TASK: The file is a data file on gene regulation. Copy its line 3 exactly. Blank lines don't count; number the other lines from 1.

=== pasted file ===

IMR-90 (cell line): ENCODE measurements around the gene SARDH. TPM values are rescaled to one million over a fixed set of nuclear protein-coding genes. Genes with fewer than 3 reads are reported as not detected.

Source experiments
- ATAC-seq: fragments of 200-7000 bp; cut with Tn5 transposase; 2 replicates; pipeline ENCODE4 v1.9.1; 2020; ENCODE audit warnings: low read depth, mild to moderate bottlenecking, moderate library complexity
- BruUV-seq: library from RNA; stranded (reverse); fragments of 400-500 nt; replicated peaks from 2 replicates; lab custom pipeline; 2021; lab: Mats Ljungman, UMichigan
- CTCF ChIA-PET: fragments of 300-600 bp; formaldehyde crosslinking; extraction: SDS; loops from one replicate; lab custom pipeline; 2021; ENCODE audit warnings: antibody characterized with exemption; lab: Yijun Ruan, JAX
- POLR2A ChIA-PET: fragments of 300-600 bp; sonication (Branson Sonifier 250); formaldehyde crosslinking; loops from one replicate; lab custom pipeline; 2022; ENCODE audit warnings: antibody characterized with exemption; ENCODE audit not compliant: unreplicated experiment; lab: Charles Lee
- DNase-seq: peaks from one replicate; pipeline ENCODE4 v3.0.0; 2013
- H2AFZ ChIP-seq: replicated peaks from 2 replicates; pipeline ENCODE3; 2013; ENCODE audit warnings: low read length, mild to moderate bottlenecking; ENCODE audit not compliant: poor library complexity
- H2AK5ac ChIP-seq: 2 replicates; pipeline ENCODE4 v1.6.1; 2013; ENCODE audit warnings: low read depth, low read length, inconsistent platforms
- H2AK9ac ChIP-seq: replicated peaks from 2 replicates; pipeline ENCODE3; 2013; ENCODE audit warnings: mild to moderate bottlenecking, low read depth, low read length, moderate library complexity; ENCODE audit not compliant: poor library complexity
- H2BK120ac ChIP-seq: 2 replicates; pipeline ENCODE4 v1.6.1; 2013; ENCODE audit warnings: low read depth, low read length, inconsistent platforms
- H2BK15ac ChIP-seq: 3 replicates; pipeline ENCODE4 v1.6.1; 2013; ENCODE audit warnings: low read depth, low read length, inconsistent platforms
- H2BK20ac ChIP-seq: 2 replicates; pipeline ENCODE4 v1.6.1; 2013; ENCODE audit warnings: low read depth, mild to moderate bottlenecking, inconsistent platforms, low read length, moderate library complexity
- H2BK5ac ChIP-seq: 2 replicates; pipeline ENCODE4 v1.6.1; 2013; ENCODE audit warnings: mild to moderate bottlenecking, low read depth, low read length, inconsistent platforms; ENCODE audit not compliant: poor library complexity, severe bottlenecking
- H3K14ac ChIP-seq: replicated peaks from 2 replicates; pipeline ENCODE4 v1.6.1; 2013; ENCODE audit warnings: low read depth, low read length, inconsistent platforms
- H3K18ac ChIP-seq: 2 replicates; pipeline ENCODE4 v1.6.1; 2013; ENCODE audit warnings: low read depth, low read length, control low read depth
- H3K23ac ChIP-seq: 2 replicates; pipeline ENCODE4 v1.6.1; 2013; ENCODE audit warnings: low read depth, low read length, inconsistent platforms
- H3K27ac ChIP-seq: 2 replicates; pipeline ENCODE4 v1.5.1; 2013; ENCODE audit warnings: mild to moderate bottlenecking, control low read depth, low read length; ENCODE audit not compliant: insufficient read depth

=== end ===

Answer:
- ATAC-seq: fragments of 200-7000 bp; cut with Tn5 transposase; 2 replicates; pipeline ENCODE4 v1.9.1; 2020; ENCODE audit warnings: low read depth, mild to moderate bottlenecking, moderate library complexity